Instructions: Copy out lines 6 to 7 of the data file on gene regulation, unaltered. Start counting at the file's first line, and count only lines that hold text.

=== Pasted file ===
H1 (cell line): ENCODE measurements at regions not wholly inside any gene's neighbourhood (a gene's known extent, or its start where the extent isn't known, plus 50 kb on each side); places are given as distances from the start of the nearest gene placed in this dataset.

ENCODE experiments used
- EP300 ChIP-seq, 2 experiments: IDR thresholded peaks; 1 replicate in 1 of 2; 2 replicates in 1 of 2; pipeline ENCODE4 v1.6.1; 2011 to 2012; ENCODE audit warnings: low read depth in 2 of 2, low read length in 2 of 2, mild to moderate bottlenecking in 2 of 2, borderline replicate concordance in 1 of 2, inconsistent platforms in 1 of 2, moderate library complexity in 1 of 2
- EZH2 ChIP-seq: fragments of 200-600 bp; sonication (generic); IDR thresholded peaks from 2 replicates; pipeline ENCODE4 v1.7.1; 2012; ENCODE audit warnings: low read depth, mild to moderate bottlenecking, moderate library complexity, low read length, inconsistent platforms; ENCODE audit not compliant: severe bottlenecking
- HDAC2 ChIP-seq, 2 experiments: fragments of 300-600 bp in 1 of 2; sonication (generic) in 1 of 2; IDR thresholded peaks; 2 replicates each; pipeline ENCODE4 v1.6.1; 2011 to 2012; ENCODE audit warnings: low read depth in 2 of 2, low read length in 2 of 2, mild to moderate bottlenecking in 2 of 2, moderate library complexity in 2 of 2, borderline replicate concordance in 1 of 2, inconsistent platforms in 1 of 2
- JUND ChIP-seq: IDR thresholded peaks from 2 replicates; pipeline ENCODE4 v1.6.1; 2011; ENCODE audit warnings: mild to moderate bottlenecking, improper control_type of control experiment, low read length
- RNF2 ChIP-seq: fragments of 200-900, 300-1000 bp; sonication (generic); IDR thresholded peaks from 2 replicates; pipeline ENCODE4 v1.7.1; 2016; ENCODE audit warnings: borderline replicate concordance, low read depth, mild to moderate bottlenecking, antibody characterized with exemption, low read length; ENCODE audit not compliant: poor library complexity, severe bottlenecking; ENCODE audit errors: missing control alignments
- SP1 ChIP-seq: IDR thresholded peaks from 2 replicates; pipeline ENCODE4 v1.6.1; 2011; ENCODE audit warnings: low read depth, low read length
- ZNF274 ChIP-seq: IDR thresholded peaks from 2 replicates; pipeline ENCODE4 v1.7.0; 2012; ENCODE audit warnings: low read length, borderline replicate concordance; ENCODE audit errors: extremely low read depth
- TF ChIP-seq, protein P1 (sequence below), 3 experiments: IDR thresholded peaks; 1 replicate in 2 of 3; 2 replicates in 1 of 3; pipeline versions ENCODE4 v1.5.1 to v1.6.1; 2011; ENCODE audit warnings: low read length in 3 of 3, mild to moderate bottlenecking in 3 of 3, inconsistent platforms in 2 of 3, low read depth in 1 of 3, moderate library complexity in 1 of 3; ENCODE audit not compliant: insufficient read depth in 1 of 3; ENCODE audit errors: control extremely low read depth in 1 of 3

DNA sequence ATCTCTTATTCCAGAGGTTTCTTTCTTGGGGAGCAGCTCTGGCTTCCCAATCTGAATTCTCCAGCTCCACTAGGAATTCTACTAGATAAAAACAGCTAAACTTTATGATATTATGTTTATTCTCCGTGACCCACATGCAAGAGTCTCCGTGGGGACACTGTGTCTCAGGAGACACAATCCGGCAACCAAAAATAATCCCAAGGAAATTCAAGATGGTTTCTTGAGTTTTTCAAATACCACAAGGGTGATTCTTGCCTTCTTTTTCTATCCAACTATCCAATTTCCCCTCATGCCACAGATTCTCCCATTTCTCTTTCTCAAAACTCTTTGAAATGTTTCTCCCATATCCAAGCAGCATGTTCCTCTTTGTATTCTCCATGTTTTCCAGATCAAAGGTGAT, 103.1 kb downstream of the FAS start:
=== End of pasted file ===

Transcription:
- JUND ChIP-seq: IDR thresholded peaks from 2 replicates; pipeline ENCODE4 v1.6.1; 2011; ENCODE audit warnings: mild to moderate bottlenecking, improper control_type of control experiment, low read length
- RNF2 ChIP-seq: fragments of 200-900, 300-1000 bp; sonication (generic); IDR thresholded peaks from 2 replicates; pipeline ENCODE4 v1.7.1; 2016; ENCODE audit warnings: borderline replicate concordance, low read depth, mild to moderate bottlenecking, antibody characterized with exemption, low read length; ENCODE audit not compliant: poor library complexity, severe bottlenecking; ENCODE audit errors: missing control alignments